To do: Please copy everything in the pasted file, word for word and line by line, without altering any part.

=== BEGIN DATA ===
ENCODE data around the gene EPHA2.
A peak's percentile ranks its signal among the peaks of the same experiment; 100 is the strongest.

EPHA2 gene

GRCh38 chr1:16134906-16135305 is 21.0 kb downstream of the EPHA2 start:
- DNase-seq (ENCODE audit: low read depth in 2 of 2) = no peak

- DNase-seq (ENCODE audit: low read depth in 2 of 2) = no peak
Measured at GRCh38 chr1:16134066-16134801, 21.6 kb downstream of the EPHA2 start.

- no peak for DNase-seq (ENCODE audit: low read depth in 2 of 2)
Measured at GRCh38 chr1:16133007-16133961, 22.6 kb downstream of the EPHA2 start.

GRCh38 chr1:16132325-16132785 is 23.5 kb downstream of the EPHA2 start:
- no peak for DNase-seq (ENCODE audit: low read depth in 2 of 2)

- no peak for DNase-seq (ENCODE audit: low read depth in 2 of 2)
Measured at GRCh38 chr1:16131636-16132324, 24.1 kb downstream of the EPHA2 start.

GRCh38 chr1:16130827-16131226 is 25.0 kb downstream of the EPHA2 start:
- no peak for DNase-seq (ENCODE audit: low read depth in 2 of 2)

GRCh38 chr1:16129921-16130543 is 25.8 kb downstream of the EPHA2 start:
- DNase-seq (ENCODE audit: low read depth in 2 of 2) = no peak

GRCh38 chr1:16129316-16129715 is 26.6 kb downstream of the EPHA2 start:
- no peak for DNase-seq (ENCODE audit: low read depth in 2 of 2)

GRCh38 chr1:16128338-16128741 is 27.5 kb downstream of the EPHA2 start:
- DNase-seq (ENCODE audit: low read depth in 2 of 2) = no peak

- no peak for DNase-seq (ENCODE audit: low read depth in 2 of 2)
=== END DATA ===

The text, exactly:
ENCODE data around the gene EPHA2.
A peak's percentile ranks its signal among the peaks of the same experiment; 100 is the strongest.

EPHA2 gene

GRCh38 chr1:16134906-16135305 is 21.0 kb downstream of the EPHA2 start:
- DNase-seq (ENCODE audit: low read depth in 2 of 2) = no peak

- DNase-seq (ENCODE audit: low read depth in 2 of 2) = no peak
Measured at GRCh38 chr1:16134066-16134801, 21.6 kb downstream of the EPHA2 start.

- no peak for DNase-seq (ENCODE audit: low read depth in 2 of 2)
Measured at GRCh38 chr1:16133007-16133961, 22.6 kb downstream of the EPHA2 start.

GRCh38 chr1:16132325-16132785 is 23.5 kb downstream of the EPHA2 start:
- no peak for DNase-seq (ENCODE audit: low read depth in 2 of 2)

- no peak for DNase-seq (ENCODE audit: low read depth in 2 of 2)
Measured at GRCh38 chr1:16131636-16132324, 24.1 kb downstream of the EPHA2 start.

GRCh38 chr1:16130827-16131226 is 25.0 kb downstream of the EPHA2 start:
- no peak for DNase-seq (ENCODE audit: low read depth in 2 of 2)

GRCh38 chr1:16129921-16130543 is 25.8 kb downstream of the EPHA2 start:
- DNase-seq (ENCODE audit: low read depth in 2 of 2) = no peak

GRCh38 chr1:16129316-16129715 is 26.6 kb downstream of the EPHA2 start:
- no peak for DNase-seq (ENCODE audit: low read depth in 2 of 2)

GRCh38 chr1:16128338-16128741 is 27.5 kb downstream of the EPHA2 start:
- DNase-seq (ENCODE audit: low read depth in 2 of 2) = no peak

- no peak for DNase-seq (ENCODE audit: low read depth in 2 of 2)